Diaz rejects the charge that the commission is in bed with builders. "All we're looking to do is find a balance between residential needs and environmental needs," he says. As for the wetlands Lowe's wants, Diaz insists, "It's muck, not pristine wetlands. " He adds that Lowe's has pledged to help build a new high school near the land. But state and county community planning agencies disagree with Diaz's assessment and have urged that the three development proposals involved in Miami's UDB clash be denied because, among other reasons, they would stretch water supplies and government services too thin. "Even if this wasn't about the environment, we still don't have the ability to provide the basic services as development keeps moving west" toward the Everglades, says Mayor Alvarez. He, like so many other U.S. mayors today, insists that the notion trumpeted by developers — that sprawl is an economic panacea that eventually pays for itself via new taxes, jobs and the like — is a delusion.

Alvarez says he'll veto the commission's vote; but commissioners may well override him. If so, it raises larger concerns about the Everglades and its stalled restoration effort. When it was announced in 1999, Washington seemed committed to the 20-year plan to fix a half-century's worth of draining, diversion and other damage that development had wreaked on one of the world's most delicate but vital ecosystems, and return it to something like its original state. But post-9/11, the Everglades fell down the priority list of the Bush Administration and Congress alike. Today the project is less than half finished, years behind schedule and billions of dollars over budget. Last year Congress had to override President Bush's veto of a $20 billion water preservation bill that included a sorely needed $2 billion for the Everglades.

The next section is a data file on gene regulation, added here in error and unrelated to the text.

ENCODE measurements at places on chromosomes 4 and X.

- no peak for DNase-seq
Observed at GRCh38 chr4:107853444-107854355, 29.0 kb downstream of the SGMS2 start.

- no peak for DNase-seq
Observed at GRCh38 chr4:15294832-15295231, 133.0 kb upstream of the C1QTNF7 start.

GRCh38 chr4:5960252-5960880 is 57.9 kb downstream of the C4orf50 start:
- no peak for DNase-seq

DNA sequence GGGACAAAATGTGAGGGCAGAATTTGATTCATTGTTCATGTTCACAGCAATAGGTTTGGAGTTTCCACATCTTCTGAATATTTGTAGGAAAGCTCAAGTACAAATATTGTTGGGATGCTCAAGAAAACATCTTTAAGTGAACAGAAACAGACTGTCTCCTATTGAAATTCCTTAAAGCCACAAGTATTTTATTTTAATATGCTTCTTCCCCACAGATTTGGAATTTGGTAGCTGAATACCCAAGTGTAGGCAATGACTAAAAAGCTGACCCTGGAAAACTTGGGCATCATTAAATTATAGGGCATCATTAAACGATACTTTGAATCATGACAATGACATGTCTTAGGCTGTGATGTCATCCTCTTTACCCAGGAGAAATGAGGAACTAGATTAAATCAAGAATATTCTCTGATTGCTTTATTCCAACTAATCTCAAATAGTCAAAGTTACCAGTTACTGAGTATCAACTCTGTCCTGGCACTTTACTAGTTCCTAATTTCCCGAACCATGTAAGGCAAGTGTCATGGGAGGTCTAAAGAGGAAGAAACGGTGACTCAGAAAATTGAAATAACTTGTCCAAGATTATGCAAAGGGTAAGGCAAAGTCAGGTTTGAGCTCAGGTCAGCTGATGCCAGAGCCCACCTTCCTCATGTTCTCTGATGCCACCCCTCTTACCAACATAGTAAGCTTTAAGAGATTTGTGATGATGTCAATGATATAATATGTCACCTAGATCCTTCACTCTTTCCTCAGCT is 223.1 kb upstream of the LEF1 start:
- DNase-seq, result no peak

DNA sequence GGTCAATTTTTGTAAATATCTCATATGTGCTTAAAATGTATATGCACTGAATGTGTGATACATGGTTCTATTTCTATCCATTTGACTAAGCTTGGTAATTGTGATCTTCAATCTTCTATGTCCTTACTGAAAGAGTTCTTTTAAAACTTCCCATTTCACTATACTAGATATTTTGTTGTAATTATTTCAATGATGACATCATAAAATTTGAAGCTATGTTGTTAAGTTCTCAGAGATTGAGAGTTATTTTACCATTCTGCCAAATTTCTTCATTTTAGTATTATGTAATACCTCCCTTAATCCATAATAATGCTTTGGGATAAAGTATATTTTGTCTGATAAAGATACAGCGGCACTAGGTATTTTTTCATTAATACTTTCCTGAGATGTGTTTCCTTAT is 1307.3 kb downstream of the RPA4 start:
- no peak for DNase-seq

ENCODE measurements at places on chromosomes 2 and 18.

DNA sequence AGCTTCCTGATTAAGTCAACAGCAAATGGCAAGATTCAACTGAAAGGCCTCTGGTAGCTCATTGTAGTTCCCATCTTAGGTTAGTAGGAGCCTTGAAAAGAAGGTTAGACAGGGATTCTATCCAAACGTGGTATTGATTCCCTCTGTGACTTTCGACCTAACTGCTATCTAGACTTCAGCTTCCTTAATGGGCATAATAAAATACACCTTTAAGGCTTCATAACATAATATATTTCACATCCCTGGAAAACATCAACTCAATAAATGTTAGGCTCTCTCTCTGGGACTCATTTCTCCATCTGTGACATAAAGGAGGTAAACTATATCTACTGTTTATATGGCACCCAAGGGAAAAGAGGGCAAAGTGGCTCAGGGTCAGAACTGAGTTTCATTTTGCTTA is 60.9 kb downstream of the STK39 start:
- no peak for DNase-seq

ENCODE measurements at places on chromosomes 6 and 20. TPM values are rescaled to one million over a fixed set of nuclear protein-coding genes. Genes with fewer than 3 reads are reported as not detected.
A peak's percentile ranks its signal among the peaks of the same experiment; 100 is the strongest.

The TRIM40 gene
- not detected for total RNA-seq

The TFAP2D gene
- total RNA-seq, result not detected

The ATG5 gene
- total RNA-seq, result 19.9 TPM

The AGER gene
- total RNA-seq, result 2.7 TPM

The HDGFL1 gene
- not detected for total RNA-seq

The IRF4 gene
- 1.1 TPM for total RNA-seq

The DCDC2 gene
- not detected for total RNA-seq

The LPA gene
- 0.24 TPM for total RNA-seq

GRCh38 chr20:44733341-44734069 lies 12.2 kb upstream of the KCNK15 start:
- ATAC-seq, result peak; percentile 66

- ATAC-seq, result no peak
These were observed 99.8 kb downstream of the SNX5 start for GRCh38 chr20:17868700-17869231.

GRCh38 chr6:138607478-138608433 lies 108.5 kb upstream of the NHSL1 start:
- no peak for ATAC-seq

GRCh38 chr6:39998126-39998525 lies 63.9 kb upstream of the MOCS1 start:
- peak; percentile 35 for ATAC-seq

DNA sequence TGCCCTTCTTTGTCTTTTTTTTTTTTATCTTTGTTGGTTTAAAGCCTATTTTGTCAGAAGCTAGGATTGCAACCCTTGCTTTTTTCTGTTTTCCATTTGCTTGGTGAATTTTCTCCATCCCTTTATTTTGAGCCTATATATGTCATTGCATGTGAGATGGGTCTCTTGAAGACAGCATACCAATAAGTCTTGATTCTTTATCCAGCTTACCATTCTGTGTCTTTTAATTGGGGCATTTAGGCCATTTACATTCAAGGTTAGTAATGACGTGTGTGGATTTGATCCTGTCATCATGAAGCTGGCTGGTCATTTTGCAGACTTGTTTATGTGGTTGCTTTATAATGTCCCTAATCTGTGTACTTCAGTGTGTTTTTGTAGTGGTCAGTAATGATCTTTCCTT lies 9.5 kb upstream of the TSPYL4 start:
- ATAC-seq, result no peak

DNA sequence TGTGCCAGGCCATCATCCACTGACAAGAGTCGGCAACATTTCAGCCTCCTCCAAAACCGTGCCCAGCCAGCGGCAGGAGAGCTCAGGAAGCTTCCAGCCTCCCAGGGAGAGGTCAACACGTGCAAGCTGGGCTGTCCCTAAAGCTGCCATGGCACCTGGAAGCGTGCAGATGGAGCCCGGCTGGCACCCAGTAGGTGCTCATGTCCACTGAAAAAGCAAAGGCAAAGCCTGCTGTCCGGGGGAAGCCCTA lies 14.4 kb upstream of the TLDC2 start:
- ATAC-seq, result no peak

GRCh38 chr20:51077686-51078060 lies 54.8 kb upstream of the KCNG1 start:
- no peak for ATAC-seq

Many Floridians fear local moves like letting Lowe's build beyond the UDB will also end up diminishing the urgency of the Everglades. "It would be highly hypocritical of us to be asking [Washington] for hundreds of millions of dollars for the restoration of the Everglades and then turn around and make decisions that infringe on the integrity of the Everglades," says Alvarez. "It shoots our credibility."

The developers haven't won just yet. Besides Alvarez's promised veto, state and county agencies have indicated they'll join Hold the Line and myriad other local civic groups to challenge the development proposals in court. One of their arguments: the Everglades isn't just a vital water source but an equally important buffer against flooding — the kind that could have alleviated the devastation Hurricane Katrina heaped on New Orleans had its own outlying wetlands not been so reduced. That is no small consideration in South Florida, as global warming is raising sea levels. "Any time you fill in wetlands you're creating impervious surfaces that exacerbate flooding," says Miami-Dade County Commissioner Katy Sorenson, one of four commissioners who opposed the proposals on Thursday. "Few cities are more impacted by this than Miami is."

But even if the builders prevail, they may find that astronomical gas prices and the abysmal real estate market will discourage future exurban development on Miami's western fringe. As Miami Herald columnist Fred Grimm put it this week: "Who the hell is going to buy a suburban house at the edge of nowhere with gas soaring beyond $4 a gallon?" That's the kind of economic muck that's hard to build on — and one that might end up holding the line for the Everglades.